What I have is a very compelling incentive to do it: it feels amazing. What I need is something that will reward me for not doing it. Not just a disincentive or distraction against doing it (like a rule to count to 10 in my head before speaking, or self-punishment like snapping a rubber band against my wrist) and not a long-term goal, but an in-the-moment, positive incentive for being a good listener. Some kind of gamification might work, like "Ask X number of questions in a conversation" or "Learn X number of things in a conversation"? I'm not sure! Are you a serial monologuer who managed to reform yourself and if so, how did you do it? Or, do you have experience with children or adults with autism spectrum disorders, and if so, what are your tried-and-true tactics?
posted by robot cat to Human Relations (9 answers total) 14 users marked this as a favorite
Everyone is like this when they are young. The more experiences you have of fleeting joy and profound embarrassment, the more you will change. It's just the natural process of growing up. The only advice I can give you is don't run from those feelings of embarrassment.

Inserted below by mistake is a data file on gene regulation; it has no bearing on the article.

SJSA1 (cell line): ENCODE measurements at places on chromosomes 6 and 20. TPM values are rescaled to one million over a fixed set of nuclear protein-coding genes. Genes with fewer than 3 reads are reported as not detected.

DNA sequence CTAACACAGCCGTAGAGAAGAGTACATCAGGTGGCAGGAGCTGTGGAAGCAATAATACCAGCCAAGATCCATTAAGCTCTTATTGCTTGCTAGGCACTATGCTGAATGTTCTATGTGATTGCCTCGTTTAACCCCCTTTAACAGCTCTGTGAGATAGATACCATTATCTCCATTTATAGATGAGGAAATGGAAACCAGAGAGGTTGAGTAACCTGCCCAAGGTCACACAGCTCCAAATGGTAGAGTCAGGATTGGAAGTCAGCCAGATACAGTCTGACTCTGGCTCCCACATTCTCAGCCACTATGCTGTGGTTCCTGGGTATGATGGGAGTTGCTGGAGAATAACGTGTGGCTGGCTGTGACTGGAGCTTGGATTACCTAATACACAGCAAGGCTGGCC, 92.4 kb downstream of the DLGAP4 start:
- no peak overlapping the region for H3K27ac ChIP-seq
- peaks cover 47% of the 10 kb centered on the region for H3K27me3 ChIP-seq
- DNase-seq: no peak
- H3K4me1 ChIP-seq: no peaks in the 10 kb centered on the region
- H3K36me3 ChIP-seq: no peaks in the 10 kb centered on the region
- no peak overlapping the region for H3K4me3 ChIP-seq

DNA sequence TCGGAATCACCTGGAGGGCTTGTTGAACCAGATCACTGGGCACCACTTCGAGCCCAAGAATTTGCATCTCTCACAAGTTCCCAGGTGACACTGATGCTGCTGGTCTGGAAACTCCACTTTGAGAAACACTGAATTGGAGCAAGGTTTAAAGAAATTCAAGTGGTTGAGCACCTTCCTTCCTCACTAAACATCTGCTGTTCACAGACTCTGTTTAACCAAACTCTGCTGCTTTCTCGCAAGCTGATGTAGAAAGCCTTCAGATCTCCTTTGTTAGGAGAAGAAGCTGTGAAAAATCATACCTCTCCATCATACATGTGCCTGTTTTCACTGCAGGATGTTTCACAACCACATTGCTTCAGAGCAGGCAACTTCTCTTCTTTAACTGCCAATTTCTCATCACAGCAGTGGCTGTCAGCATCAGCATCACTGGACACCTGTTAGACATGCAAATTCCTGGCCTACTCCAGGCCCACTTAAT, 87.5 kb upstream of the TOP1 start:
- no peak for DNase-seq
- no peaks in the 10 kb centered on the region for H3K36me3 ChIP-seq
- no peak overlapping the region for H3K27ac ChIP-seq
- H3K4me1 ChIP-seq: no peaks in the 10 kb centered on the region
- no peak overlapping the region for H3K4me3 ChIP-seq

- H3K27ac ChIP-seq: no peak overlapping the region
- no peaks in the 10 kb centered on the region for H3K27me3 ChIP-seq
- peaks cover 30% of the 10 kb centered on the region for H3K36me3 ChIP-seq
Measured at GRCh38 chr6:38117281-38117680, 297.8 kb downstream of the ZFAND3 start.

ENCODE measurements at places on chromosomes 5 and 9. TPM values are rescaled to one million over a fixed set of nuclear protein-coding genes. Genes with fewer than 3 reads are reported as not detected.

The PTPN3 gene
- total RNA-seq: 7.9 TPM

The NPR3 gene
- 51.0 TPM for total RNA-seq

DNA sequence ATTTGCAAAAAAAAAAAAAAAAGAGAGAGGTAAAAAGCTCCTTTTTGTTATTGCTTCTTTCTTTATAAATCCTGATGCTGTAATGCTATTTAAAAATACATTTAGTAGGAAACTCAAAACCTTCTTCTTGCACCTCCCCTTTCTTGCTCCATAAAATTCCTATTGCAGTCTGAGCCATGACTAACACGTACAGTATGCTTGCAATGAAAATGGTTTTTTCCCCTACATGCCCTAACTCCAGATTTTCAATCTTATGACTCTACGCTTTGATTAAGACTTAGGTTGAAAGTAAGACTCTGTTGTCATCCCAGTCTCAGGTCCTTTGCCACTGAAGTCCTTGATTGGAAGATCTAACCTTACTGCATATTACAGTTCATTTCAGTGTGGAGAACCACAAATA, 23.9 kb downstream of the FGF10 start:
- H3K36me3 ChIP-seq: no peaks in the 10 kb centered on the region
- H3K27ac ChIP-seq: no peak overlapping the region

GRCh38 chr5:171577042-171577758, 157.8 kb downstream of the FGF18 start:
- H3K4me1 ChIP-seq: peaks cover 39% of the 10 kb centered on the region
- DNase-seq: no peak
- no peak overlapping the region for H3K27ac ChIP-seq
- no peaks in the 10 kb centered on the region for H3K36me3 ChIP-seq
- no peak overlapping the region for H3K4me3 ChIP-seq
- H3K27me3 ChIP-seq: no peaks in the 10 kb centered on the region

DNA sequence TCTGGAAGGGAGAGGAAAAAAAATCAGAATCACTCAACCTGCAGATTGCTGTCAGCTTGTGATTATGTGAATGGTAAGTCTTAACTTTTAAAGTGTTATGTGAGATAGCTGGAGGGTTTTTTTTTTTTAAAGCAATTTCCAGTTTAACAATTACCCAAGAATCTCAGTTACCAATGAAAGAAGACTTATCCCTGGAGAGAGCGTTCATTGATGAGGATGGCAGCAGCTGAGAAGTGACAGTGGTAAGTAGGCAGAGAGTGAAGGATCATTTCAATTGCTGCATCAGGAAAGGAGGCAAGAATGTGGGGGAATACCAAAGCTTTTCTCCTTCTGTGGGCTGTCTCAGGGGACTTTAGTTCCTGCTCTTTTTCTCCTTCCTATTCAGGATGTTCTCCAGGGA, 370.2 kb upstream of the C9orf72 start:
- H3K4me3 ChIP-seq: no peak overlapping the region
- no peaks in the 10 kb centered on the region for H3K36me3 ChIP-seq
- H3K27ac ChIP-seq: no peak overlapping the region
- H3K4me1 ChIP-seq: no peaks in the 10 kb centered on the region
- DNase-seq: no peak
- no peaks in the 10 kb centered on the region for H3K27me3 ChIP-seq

The other thing is that you will get tired of hearing the same song over and over again. Putting on a new record is as easy as paying attention to something outside yourself.

I know you're looking for "tips and tricks", but really this is just plain old experience.
posted by esprit de l'escalier at 5:03 PM on February 9, 2016 [1 favorite]

Well, you may monologue, but there are listeners out there who enjoy what you tell them.